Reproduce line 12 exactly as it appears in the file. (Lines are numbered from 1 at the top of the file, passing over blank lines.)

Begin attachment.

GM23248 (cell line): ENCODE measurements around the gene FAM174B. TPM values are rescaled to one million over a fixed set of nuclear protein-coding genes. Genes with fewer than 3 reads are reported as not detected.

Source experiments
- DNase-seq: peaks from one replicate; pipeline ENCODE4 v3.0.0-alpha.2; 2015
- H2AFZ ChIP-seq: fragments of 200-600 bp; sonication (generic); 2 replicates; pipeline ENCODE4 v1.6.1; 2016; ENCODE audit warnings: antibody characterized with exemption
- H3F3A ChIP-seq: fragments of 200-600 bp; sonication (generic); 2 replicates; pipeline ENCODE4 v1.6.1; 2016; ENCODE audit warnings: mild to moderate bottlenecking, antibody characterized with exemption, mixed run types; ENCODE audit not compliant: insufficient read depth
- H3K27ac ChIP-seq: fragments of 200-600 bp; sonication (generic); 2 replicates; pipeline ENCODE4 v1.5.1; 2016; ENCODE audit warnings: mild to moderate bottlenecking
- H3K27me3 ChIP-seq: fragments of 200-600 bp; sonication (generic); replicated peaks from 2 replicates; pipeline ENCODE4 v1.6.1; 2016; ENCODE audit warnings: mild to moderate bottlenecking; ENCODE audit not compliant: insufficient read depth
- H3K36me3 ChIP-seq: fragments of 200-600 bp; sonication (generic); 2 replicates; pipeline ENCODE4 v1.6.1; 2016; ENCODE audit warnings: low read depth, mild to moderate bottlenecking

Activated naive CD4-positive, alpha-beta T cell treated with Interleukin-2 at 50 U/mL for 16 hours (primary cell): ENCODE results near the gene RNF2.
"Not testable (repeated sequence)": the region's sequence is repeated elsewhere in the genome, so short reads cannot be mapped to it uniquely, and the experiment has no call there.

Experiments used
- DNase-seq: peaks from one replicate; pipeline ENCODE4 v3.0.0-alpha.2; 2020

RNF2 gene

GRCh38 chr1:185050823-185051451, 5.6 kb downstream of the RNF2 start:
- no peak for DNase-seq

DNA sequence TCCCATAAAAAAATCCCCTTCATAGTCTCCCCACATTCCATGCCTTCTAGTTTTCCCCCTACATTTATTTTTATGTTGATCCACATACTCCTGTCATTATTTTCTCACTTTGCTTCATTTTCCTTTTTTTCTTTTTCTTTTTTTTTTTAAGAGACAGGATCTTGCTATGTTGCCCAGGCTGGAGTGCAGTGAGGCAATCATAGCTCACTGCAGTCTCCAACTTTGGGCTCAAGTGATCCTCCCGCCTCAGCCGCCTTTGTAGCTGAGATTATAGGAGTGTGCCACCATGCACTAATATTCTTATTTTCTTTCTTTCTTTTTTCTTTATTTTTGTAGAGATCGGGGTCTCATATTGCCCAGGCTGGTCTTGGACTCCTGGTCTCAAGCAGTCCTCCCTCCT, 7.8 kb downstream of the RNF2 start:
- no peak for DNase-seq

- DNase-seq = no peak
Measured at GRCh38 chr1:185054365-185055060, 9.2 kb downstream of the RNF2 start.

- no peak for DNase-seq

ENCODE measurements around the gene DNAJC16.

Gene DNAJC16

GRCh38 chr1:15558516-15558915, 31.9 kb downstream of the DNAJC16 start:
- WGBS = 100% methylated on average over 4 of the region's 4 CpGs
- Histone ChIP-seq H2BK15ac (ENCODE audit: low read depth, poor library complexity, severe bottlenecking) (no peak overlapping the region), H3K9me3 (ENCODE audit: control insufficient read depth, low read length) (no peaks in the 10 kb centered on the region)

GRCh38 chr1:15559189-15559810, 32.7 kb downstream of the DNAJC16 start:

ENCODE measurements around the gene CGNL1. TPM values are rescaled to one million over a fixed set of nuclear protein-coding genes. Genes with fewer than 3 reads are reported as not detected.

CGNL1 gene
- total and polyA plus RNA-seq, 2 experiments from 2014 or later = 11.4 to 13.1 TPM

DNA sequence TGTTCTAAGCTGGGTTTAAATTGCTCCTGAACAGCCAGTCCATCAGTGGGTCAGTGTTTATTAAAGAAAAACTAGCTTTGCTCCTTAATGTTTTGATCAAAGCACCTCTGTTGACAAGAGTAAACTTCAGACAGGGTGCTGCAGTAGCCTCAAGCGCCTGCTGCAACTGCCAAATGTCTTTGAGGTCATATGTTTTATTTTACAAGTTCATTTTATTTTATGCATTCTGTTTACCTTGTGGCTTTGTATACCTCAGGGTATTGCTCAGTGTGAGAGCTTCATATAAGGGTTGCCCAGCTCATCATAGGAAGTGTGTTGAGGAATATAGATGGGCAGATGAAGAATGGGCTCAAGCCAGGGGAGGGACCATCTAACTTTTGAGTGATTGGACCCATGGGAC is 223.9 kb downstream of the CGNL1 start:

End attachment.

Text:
- DNase-seq: peaks from one replicate; pipeline ENCODE4 v3.0.0-alpha.2; 2020